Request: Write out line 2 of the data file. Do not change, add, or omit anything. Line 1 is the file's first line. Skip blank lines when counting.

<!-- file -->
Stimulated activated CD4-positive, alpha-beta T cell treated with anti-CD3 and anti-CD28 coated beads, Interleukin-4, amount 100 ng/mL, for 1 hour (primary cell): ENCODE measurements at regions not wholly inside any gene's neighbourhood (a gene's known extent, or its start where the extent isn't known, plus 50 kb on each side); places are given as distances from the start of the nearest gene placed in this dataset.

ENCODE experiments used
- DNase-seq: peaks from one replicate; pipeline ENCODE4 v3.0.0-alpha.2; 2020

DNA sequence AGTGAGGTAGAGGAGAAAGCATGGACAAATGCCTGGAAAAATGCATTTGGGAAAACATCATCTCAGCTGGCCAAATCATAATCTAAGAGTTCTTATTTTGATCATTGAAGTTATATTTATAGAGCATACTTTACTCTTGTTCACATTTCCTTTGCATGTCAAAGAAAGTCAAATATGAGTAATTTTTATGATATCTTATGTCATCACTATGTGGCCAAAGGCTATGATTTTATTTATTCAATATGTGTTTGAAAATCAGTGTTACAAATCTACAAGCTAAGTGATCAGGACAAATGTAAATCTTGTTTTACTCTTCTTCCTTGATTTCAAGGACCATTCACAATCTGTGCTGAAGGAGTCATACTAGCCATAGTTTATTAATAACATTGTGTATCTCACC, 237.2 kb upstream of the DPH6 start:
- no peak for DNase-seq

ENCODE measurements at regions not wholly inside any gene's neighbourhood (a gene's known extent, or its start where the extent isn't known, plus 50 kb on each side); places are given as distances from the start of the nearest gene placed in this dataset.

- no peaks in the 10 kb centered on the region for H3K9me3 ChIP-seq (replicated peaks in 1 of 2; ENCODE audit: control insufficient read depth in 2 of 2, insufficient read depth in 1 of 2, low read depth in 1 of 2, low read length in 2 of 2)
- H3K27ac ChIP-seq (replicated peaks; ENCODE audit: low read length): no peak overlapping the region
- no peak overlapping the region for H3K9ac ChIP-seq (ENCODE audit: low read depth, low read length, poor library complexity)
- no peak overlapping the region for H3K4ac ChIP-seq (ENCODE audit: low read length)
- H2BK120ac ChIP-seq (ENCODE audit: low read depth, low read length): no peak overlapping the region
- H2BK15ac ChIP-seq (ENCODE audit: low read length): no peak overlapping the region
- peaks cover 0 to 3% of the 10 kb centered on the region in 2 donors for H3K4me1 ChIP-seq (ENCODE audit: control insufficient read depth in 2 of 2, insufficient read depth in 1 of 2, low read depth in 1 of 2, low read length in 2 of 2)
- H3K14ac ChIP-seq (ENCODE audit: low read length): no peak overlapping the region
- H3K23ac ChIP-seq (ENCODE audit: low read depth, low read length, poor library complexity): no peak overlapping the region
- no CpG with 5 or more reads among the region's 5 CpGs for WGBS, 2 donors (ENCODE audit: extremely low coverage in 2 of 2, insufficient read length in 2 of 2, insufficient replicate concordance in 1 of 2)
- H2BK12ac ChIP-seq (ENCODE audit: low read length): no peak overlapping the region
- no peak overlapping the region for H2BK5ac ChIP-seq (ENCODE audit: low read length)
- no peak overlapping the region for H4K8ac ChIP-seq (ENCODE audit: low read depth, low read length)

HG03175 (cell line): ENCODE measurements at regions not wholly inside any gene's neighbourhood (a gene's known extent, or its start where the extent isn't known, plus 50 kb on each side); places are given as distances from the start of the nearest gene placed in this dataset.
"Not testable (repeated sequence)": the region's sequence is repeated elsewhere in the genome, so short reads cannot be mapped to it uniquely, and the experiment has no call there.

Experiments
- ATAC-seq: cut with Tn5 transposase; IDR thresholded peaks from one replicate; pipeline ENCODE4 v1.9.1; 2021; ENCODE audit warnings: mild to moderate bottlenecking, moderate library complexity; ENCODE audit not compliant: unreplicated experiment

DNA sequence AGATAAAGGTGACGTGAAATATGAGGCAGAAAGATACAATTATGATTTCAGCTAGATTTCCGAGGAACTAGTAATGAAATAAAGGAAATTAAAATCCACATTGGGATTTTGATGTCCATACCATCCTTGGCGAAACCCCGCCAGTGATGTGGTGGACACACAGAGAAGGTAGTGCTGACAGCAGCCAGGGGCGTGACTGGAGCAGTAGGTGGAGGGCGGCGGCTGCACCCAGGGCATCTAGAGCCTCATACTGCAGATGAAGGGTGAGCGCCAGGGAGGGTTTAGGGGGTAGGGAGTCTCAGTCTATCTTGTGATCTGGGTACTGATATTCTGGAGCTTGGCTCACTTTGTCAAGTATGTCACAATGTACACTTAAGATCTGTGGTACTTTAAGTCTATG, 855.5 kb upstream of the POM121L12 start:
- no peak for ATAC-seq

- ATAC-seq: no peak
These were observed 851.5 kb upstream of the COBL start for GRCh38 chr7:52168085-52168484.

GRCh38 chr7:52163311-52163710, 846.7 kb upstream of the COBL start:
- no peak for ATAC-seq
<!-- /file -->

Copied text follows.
ENCODE experiments used